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[22] With regard to the conclusion, we may either deny its truth when it infers something which does not logically result from the premises, or we may treat it as irrelevant. The truth is denied in the following case: “We are justified in killing one who lies in wait for us; for since, like an enemy, he threatens us with violence, we ought to repulse his attack as though he were an enemy: therefore Milo was justified in killing Clodius as an enemy.” The conclusion is not valid, since we have not yet proved that Clodius lay in wait for him But the conclusion that we are therefore justified in killing one who lies in wait for us is perfectly true, though irrelevant to the case, for it is not yet clear that Clodius lay in wait for Milo.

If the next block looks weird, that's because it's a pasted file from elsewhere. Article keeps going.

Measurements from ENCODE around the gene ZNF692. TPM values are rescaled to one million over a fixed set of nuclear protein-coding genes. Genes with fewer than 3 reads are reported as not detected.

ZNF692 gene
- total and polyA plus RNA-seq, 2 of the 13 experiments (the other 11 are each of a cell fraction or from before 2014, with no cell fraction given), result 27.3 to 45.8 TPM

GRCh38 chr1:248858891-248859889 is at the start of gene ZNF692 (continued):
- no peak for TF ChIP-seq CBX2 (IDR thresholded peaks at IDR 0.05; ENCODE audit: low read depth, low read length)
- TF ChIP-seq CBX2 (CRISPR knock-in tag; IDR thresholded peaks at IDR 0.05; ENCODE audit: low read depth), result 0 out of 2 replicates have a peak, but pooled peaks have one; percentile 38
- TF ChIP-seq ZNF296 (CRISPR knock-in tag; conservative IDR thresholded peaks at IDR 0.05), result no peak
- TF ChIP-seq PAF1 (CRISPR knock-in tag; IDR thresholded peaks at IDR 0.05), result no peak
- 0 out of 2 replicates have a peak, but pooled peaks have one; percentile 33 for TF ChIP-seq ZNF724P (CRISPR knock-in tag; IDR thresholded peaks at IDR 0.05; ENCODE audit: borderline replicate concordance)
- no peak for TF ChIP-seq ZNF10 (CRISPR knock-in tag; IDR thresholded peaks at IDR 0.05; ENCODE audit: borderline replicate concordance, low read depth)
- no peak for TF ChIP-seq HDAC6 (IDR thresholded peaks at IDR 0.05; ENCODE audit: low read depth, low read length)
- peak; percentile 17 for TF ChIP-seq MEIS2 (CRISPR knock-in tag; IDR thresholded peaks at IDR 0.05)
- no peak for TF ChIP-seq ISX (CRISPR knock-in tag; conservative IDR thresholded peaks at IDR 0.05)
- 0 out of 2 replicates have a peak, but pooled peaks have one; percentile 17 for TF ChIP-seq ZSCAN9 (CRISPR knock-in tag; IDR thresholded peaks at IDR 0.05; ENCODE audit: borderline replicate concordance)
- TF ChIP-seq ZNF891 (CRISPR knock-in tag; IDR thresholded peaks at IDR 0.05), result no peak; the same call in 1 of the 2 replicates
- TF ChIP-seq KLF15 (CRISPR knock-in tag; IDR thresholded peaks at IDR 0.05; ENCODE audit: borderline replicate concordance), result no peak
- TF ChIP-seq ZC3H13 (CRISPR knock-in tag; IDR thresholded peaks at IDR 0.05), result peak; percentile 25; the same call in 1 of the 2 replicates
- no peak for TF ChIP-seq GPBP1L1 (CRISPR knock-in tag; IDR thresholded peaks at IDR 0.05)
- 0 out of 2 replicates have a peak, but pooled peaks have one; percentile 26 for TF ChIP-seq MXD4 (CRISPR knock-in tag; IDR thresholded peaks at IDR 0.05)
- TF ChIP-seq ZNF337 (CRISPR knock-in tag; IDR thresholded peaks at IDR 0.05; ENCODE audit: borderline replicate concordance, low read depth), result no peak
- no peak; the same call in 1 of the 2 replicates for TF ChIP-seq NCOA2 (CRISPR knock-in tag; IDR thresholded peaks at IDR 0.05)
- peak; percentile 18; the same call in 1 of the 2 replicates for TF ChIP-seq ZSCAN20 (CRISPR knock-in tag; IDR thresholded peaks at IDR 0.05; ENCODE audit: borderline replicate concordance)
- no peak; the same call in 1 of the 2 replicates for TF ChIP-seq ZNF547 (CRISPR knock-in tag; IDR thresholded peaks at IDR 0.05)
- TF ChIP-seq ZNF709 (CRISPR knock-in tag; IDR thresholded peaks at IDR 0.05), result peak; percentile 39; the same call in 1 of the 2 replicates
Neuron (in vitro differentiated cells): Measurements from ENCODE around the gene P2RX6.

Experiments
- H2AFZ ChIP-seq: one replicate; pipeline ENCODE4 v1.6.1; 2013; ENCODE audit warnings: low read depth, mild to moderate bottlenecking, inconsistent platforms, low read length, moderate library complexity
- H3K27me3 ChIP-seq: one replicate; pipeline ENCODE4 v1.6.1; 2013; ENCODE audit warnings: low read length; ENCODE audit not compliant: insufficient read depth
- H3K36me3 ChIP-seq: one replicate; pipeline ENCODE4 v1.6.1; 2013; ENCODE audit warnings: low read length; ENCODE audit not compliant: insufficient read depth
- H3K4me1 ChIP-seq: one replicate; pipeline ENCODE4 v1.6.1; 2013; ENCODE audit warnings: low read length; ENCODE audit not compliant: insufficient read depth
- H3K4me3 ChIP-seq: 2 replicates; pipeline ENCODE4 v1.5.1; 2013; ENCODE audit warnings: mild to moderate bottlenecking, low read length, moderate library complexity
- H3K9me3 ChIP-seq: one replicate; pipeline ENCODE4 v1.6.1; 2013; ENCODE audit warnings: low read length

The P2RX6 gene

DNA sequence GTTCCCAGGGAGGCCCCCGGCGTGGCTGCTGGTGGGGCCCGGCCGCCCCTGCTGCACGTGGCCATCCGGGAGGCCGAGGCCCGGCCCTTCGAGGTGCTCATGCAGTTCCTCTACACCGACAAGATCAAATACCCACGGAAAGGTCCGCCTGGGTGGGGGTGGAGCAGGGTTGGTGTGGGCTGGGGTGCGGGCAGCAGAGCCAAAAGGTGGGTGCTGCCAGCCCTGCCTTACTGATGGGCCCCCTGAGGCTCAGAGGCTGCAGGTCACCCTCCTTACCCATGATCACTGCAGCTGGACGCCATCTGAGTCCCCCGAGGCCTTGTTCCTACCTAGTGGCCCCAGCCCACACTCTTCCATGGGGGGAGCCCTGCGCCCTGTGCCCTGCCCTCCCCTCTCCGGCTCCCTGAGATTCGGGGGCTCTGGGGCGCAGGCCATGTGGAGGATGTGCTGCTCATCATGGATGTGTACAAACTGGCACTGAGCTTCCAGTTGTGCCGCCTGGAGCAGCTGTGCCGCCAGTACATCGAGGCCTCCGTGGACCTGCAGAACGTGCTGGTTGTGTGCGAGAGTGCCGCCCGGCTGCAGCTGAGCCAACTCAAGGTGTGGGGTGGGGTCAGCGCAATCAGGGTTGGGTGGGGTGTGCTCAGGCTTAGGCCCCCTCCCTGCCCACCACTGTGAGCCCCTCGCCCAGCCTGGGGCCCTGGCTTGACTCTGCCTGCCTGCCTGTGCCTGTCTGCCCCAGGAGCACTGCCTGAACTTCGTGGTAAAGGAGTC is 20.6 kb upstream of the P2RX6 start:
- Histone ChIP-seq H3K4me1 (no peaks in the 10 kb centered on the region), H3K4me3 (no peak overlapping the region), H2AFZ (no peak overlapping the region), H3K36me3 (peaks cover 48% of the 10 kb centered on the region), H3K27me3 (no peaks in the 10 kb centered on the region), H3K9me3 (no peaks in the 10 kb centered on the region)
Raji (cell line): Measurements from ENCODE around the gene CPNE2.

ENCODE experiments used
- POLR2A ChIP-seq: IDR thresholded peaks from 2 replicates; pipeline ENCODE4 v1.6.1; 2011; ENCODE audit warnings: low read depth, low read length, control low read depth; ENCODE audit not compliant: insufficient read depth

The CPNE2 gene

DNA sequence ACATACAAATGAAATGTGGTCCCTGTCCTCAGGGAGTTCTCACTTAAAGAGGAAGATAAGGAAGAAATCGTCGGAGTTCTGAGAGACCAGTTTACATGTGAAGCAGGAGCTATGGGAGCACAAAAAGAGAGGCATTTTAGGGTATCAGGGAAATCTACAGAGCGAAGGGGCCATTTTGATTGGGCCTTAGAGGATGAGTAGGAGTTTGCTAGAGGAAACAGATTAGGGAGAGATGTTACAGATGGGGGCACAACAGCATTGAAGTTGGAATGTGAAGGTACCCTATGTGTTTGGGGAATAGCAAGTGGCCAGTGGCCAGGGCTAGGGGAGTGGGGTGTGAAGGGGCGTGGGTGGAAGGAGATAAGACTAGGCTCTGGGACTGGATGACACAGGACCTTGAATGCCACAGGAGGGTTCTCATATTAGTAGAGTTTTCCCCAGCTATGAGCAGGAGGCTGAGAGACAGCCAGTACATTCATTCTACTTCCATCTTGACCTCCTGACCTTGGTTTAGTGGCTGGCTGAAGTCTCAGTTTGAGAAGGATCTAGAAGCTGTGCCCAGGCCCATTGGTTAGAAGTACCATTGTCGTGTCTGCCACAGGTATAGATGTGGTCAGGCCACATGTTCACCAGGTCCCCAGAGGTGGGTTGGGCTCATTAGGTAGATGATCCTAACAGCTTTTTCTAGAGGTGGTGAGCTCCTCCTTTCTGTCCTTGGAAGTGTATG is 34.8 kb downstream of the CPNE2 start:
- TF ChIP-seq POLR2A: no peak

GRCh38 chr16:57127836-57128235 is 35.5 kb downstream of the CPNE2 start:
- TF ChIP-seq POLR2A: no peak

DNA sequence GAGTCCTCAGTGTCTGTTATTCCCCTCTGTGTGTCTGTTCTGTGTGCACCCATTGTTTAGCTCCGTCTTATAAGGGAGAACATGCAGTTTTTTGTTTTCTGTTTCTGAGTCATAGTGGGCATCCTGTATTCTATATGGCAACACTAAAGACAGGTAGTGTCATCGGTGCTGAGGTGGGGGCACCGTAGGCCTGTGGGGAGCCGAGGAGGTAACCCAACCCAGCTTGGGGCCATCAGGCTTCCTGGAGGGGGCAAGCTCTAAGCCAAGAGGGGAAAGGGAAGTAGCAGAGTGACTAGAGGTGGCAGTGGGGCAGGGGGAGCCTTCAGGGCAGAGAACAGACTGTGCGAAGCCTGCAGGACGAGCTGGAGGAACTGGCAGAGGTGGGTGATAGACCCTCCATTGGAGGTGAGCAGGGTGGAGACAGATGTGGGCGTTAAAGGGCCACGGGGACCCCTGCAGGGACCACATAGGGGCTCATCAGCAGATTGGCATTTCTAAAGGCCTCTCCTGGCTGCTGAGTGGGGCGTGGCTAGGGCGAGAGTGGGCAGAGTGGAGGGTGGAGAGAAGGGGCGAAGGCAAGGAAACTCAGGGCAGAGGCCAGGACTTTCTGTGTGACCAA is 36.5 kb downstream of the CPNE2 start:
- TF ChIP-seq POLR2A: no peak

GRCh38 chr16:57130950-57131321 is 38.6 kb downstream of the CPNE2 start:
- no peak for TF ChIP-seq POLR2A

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load focus Latin (Harold Edgeworth Butler, 1921)
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